Table 2.  Summary of the information currently known for the subclades of Haplogroup L.

SNP

Haplogroup L subclade

Comments

M20

L*

- Mostly found in Pakistan (13.1%; Sengupta et al. 2006)



- L* is also found in Lebanon where it is highest in the Druze followed by Christian and then Muslim populations (Zalloua et al 2008)

M76

L1

- L1 is the most common subclade in India (6.3%, Sengupta et al 2006)



- This subclade likely arose within the boundaries of present-day India



- Current data suggest that L1 underwent early diversification in South India then expanded toward the peripheral regions of the country



- The most recent estimate is that the expansion time of this subclade spans at least the early Halocene, therefore well before the Neolithic and the spread of farming



- Similarities in phylogeography and microsatellite varition with Haplogroups R1a1 and R2 suggest a common demographic history



- Seems to be more predominant in Dravidian speakers, although this is not a consistent observation

M317

L2*

- Found to occur in southern Europe and Anatolia

M349

L2a

- This subclade is sometimes called "Mediterranean" as it occurs in southern Europe from Portugal to Turkey

M274

L2b

- Details of this subclade will be added once they become available

M357

L3*

- Occurs with intermediate frequency in Pakistan, in the Burusho and Pashtun populations

PK3

L3a

- In Pakistan, found solely in the Kalash population (23%; Mohyuddin et al. 2006)



How the Subclades of Y-DNA Haplogroup L are determined

1. Obtain results from a Y-DNA STR test to predict your haplogroup.
2. Confirm your haplogroup with a Y-DNA Haplogroup Backbone SNP test.  You should be positive for M11, the SNP that is used to confirm Haplogroup L in the Y-DNA Haplogroup Backbone SNP Test panel.
3. Once your haplogroup has been confirmed as L, you can then obtain the Y-DNA Haplogroup L Subclade Test.  Table 2 provides a list of the seven SNP markers used in this panel, including the location of the SNP, the specific mutation, and the subclade that is defined by each SNP.
4. Identify the location of your SNPs on the phylogenetic tree to determine your subclade.  Figure 4 illustrates a step-by-step procedure to determine your subclade, and can be downloaded and printed for your use.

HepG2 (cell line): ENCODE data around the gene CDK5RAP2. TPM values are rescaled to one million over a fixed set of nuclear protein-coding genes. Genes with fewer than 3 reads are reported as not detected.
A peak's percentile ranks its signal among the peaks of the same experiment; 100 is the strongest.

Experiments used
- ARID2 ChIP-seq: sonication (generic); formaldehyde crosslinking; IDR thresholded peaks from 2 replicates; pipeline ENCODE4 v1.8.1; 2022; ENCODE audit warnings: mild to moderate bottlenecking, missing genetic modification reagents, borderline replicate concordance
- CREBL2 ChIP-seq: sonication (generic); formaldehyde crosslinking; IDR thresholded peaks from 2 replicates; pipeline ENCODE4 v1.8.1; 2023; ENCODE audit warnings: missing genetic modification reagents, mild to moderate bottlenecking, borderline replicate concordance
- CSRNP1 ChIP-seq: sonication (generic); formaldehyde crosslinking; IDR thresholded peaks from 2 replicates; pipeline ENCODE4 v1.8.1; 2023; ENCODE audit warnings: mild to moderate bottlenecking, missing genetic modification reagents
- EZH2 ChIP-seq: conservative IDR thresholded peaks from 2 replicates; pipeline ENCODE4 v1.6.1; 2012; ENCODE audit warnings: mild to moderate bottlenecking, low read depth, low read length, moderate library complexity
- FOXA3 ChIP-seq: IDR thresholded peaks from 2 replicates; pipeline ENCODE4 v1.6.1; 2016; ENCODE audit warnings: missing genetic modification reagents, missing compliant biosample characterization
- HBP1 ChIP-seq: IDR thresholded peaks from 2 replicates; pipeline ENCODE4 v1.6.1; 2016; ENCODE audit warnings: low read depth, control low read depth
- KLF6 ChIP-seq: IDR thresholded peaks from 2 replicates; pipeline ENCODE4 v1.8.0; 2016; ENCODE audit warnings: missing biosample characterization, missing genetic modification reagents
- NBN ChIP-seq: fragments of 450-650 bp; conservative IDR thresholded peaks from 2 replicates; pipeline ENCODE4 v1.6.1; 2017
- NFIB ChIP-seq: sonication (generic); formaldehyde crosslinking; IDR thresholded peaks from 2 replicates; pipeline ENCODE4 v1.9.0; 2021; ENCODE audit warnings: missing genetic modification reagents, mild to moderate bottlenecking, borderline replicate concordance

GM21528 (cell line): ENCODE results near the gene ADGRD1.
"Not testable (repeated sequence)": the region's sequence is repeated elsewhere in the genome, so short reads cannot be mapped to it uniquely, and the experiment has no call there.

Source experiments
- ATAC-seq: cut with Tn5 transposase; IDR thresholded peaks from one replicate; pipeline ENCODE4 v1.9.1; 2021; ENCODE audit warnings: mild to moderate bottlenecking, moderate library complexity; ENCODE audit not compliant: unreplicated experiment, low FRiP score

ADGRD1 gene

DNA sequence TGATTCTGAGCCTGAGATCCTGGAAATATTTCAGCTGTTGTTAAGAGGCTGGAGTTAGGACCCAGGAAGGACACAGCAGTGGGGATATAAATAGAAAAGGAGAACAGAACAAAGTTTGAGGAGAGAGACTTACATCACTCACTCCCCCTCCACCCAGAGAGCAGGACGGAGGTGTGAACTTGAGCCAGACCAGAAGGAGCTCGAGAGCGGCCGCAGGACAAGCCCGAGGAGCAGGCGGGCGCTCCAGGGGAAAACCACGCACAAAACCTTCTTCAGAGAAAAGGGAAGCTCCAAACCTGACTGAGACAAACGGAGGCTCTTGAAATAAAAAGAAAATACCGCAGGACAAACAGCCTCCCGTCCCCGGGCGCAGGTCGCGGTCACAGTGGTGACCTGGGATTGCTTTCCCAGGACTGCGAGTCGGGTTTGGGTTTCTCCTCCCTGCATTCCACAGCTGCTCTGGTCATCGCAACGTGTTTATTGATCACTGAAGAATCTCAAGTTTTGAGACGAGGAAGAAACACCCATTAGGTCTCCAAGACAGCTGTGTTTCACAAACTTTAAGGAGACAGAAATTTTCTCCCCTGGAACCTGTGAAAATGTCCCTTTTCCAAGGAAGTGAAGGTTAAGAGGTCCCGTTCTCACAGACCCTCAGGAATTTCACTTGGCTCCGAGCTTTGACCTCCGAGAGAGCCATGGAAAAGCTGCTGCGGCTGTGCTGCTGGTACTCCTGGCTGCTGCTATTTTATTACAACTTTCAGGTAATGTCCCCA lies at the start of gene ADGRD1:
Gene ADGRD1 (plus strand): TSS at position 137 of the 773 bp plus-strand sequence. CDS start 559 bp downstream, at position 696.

Table 3.  The SNP markers that are included in the Y-DNA Haplogroup L Subclade Test panel with information on the location of the SNP, the specific mutation, and the subclade that each SNP identifies.

Location of SNP

Mutation

Haplogroup L subclade

M20

A>G

L

M76

T>G

L1

M274

C>T

L2b

M317

-GA

L2

M349

G>T

L2a

M357

C>A

L3

PK3

T>C

L3a




Figure 4.  This flowchart will walk you through the process of using your SNP data to determine the subclade that you belong too.  To begin the process, start at the decision with the red circle.  Do you have the M20 SNP?  If you have already completed the Y-DNA Haplogroup Backbone test and have been confirmed as Haplogroup L, you will have this mutation.  If you do not have the M20 SNP, you are not part of Haplogroup L.  The next SNP to check is M76.  If you have this mutation, you are classified into subclade L1.  If you lack M76, determine whether you have SNP M317.  If you have M317, we know that you are in subclade L2, but there are three possibilities within this subclade.  If you possess SNP M274, you are in subclade L2b, whereas if you have M349, you are in subclade L2a.  If you don’t possess any additional SNP mutations at this point, you are considered part of subclade L2*.  Let’s follow the path if you did not possess the M317 SNP.  There are two more SNPs that are tested in this panel.  If you carry M357, you are part of subclade L3.  Possession of SNP PK3 assigns you to subclade L3a, whereas if you do not have this mutation you are part of subclade L3*.  If you do not have M357, you are classified as subclade L*.